Nine local organisations will provide extra help to improve people’s health after NHS North Tyneside Clinical Commissioning Group (CCG) awarded £500,000 in grants.
The innovative scheme sees local groups working at grassroots to tackle issues like mental health and social isolation, as well as obesity and ageing well.
The successful groups include the charity Family Gateway. Director Pauline Wonders said: “Working with families in poverty or disadvantage, we see a lot of people struggling with mental health problems – and this funding means we can offer a different kind of support.
“People often don’t know where to get help for their family, but by employing local people who have faced similar problems, we can go beyond standard approaches and provide informal support that’s completely tailored to their needs.”
Dr Richard Scott, a local GP and the CCG’s Clinical Chair, said: “Good health is about much more than doctors, nurses and hospitals, and these schemes can make a real difference by offering much-needed support and preventing ill health.
“The fantastic response to this scheme is a real credit to our local organisations. It’s a shame that we can’t fund every project, but our thanks and good wishes go to everyone who put ideas forward.”
The scheme is providing larger grants to projects led by DePaul UK, Meadow Well Connected and Age UK/YMCA, while Linskill and North Tyneside Community Development Trust will create a ‘community shed’ (aimed at men, but also open to women) to tackle loneliness and improve mental health through creative and practical activities.
Local charity Meadow Well Connected will help people improve their own health, focusing on areas like smoking, healthy eating, physical activity and mental wellbeing.
“It’s often the small changes that make a difference,” said Chief Officer Mandi Cresswell. “When people face complex problems in their lives, it can be difficult to prioritise your own health.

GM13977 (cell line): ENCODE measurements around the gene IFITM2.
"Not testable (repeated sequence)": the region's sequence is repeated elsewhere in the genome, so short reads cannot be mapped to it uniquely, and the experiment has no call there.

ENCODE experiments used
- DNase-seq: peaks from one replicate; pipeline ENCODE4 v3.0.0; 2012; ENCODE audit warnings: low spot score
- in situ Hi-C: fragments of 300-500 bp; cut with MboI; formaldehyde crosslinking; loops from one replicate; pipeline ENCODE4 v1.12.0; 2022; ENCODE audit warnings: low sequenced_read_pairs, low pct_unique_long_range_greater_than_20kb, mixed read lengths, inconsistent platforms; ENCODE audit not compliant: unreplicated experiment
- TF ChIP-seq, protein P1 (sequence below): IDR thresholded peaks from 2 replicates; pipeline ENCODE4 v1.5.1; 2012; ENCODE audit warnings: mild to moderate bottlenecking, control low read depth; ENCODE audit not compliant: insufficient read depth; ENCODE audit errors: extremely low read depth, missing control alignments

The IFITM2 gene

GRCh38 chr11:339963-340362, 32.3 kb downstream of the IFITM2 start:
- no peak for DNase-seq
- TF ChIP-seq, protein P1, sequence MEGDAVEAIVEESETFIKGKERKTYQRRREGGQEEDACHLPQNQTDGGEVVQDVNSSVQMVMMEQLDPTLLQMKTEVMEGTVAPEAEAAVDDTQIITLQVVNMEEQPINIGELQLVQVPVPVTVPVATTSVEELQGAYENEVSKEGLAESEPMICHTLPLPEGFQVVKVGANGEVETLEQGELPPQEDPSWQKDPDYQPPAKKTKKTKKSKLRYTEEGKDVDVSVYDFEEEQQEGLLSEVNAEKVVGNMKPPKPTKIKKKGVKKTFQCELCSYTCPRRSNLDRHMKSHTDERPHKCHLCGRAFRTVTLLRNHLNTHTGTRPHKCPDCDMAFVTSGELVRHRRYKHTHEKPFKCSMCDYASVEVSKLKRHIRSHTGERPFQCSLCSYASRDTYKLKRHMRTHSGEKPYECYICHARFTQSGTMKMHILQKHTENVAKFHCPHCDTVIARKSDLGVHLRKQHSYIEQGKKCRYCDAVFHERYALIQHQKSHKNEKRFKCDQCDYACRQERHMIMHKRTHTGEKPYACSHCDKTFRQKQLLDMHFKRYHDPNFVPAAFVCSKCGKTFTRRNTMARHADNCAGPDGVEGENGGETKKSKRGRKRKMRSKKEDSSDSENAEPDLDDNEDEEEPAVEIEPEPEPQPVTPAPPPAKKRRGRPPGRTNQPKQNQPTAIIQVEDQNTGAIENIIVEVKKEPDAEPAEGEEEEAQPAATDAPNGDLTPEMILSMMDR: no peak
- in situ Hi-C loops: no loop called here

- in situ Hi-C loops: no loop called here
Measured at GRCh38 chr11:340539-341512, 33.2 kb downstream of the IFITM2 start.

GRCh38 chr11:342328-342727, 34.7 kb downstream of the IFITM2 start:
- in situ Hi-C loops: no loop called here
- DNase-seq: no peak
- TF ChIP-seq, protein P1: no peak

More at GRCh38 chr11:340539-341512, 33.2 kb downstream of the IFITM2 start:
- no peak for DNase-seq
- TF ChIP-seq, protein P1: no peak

“We can bring people together in an informal space, to support each other, take control and get the help they need without worrying what anyone might think.”
DePaul UK will offer extra mental health support for young homeless people who live in the charity’s supported accommodation houses or access its services locally.
Age UK and YMCA will help young and older people change their lifestyles, focusing on healthy eating, alcohol, smoking and exercise.
Smaller grants will help Wallsend Memorial Hall and People’s Centre provide dance activities for people affected by dementia, while Acorns will offer vital extra support for families affected by domestic violence.
Walking With will provide activities to combat obesity, and North Tyneside Arts Studio will promote wellbeing and mental health.
North Tyneside CCG is delighted to be working with all these community organisations to make a difference for local people and will look forward to sharing further details in the coming months.